Ford's assembly line was intended to make the automobile available for the first time to the workers who made it. The company democratized mobility. When the working man drove home his Ford for the first time, it was the talk of the neighborhood.
So says Scott Monty, global digital and multimedia communications manager, in this session that draws universal lessons from Ford’s social media successes.
In this session, you’ll learn:
How to get people talking about you—and sharing your content
How Ford’s case studies apply to you—no matter what line of work you’re in
What millennials want
How to let go of your fear and let others tell your story
Ford is a leader in social media and is breaking ground in the space, managing communities that are more than 16 million strong worldwide. The team has learned some lessons that can be applied to agency and client work, or at businesses of any size. From understanding your audiences to thinking about branded content, from influencer outreach to advocacy management, Monty will discuss how a world-class automaker sees opportunities for socially engaged businesses everywhere.
When was the last time you had to make a major purchase decision—smartphone, tablet, flat-screen TV?
“Who did you talk to?” Monty says. “You talked to people in your network, people you trusted. Friends, family members, co-workers.”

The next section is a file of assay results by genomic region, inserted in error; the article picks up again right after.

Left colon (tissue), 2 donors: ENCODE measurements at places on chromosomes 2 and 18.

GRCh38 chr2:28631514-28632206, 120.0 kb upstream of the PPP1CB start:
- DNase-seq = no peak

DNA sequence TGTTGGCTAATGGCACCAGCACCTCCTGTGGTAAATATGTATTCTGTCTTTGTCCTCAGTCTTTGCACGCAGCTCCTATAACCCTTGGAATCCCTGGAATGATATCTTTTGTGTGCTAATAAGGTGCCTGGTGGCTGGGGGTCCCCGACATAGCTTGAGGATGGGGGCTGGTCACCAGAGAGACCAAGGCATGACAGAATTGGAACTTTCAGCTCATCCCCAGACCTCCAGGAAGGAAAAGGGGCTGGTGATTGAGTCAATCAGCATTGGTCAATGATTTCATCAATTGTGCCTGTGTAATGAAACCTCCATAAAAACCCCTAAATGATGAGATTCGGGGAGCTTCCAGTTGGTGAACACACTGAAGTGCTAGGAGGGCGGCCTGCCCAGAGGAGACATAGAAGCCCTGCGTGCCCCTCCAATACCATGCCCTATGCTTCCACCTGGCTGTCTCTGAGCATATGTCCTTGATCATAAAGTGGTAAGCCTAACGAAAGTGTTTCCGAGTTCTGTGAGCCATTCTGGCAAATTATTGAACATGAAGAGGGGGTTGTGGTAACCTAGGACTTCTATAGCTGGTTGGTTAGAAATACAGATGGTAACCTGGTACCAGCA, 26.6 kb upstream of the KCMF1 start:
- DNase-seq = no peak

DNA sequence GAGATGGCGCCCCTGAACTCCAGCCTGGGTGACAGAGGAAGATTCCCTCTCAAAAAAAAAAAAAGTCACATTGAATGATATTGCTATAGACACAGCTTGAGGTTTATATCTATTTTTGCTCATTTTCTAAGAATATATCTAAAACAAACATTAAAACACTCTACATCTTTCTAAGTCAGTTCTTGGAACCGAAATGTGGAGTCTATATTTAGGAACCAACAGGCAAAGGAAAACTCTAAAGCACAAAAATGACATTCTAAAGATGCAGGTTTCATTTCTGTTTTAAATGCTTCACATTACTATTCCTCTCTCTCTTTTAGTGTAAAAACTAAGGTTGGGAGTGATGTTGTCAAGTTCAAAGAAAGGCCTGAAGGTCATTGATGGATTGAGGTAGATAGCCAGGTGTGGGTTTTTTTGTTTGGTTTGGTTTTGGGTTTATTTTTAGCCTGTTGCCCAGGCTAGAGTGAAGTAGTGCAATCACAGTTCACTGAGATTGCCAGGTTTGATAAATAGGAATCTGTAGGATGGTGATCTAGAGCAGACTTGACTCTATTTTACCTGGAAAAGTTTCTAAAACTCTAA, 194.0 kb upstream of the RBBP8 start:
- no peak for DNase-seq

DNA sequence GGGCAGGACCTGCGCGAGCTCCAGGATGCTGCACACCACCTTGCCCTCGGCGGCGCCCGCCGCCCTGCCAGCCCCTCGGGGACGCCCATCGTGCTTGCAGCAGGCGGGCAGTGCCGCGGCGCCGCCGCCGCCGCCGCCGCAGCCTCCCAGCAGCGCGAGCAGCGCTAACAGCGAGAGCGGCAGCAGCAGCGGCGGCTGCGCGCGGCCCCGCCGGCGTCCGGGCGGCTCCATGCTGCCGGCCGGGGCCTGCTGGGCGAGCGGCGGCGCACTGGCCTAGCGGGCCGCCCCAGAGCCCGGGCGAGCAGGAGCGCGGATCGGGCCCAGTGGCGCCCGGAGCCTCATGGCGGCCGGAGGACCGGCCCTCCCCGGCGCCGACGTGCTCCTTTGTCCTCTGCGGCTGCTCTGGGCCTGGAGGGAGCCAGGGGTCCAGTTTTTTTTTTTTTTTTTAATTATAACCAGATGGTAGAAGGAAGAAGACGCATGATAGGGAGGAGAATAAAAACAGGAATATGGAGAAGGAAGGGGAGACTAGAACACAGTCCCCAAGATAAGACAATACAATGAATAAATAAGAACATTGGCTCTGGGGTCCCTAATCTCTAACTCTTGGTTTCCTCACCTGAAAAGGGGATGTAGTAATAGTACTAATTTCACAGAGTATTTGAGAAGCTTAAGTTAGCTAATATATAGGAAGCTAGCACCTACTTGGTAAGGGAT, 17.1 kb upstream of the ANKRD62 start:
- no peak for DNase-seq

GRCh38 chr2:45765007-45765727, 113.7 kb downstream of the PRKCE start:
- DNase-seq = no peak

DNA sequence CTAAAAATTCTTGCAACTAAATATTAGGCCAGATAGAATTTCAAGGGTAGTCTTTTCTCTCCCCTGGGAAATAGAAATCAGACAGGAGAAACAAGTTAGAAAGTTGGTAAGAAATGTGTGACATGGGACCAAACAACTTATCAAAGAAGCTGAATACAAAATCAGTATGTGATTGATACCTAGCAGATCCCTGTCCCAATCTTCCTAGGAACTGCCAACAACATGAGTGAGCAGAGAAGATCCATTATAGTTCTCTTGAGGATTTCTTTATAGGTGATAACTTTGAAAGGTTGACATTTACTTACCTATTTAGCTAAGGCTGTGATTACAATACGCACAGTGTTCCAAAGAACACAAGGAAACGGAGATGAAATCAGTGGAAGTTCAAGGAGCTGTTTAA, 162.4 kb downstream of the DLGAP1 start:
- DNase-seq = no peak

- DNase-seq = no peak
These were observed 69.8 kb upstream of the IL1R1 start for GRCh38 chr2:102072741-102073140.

That’s where they’re searching—in social media—and that’s why you have to be there to meet them. Find out why 90 percent of social media is just showing up—but, in the words of Yogi Berra, “it’s the other ‘half’ that’s hard.”
Learn ways to create strong products and engaging content. Speak like them, and let them speak. And be sure to listen. It’s your responsibility, Monty says.
“These platforms are two-way,” he says. “We can’t be expected just to post content and run away. People have the right to speak their mind.”
Hear why going global requires a universal language. Monty explains why Ford went from being a series of worldwide fiefdoms—Europe, North America, Asia—into aligning as one company under the “One Ford” program.
Discover why your customers could set the terms of discussion. You might say (as Ford does) that you don’t engage in customer service on Twitter and Facebook, “but they ignore us and do it anyway. But that’s where they expect us to be.”
Hear about why Ford maintains corporate unity and brand distinctiveness across 80 Facebook pages. Why all those presences? For one thing, the Mustang fan isn’t interested in electric cars.
Discover how to push beyond “likes,” into the realm of comments. Then get them to click “the magic button” called “share.”
“If you can get them to share, you need to give them something that makes them look good,” Monty says. “Make them look like the smartest or coolest person in the room for finding this content first. Make them laugh, so they make others laugh.”
Learn from a great marketing expert of 2,000 years ago, Cicero: “If you wish to persuade me, you must think my thoughts, feel my feelings, and speak my words.”